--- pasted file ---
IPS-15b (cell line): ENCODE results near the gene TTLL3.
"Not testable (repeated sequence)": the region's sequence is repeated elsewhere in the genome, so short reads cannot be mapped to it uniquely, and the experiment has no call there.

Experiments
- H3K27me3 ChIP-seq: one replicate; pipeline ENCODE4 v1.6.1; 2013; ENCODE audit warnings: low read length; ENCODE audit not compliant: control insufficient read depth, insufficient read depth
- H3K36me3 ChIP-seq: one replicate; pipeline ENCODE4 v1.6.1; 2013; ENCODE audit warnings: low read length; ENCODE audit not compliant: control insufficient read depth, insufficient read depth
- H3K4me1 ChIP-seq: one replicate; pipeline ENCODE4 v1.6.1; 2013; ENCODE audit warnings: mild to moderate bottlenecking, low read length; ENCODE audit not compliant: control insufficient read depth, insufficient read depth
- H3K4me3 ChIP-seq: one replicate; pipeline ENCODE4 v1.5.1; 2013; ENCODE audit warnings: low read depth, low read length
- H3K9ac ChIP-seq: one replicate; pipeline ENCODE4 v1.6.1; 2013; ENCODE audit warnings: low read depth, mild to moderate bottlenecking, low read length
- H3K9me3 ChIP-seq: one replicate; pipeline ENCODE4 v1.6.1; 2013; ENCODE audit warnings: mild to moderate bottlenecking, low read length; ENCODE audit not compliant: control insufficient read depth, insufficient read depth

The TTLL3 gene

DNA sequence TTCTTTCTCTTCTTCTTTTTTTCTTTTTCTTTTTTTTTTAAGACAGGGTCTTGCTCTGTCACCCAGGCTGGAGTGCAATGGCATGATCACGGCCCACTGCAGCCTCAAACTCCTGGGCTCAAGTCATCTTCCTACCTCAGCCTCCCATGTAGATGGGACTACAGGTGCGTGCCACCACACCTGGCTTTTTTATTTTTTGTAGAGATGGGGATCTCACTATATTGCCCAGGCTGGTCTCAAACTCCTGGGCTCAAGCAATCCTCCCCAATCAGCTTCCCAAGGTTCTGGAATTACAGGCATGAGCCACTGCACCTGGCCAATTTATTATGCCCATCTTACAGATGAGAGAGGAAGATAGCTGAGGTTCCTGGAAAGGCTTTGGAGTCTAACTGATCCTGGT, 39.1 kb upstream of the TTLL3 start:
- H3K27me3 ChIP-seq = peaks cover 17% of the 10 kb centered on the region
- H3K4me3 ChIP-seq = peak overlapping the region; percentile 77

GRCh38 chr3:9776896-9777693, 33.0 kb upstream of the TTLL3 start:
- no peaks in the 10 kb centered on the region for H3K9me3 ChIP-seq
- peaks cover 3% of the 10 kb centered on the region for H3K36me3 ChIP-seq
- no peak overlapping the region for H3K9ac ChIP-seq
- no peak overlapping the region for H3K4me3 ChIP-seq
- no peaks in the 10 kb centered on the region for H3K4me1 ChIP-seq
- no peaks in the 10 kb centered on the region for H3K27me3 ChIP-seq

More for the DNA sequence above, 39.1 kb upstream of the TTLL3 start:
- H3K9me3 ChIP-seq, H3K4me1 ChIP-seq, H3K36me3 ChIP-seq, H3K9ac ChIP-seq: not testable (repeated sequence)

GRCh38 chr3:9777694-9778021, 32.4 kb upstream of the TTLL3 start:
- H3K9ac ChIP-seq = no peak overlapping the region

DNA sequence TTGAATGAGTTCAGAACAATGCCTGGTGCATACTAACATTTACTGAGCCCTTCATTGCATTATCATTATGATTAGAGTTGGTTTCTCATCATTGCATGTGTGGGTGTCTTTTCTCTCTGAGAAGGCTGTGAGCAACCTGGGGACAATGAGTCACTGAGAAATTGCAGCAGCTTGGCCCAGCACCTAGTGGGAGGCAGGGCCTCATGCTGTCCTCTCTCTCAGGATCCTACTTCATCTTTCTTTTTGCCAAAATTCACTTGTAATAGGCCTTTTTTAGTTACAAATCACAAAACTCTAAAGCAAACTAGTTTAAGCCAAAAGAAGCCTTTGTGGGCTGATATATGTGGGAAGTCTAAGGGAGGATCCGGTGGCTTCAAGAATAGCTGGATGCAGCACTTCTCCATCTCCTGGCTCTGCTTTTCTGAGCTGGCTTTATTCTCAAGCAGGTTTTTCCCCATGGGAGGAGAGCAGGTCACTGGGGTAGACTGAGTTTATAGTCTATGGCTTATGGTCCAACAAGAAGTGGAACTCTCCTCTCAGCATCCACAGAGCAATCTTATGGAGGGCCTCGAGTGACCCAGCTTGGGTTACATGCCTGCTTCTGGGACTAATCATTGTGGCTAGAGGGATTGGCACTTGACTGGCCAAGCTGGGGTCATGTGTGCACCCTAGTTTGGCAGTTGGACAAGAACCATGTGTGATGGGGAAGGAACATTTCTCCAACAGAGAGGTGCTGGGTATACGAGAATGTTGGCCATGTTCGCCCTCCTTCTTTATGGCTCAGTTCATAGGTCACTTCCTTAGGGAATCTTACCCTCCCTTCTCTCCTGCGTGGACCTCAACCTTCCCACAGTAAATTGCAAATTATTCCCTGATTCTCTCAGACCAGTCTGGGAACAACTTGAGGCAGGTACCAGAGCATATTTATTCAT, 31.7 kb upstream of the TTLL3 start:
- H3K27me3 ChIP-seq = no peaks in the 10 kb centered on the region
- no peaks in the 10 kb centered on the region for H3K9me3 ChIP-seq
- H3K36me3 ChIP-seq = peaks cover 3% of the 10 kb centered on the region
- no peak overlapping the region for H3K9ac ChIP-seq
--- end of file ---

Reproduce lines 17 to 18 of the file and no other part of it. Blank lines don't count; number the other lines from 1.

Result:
- no peak overlapping the region for H3K9ac ChIP-seq
- no peak overlapping the region for H3K4me3 ChIP-seq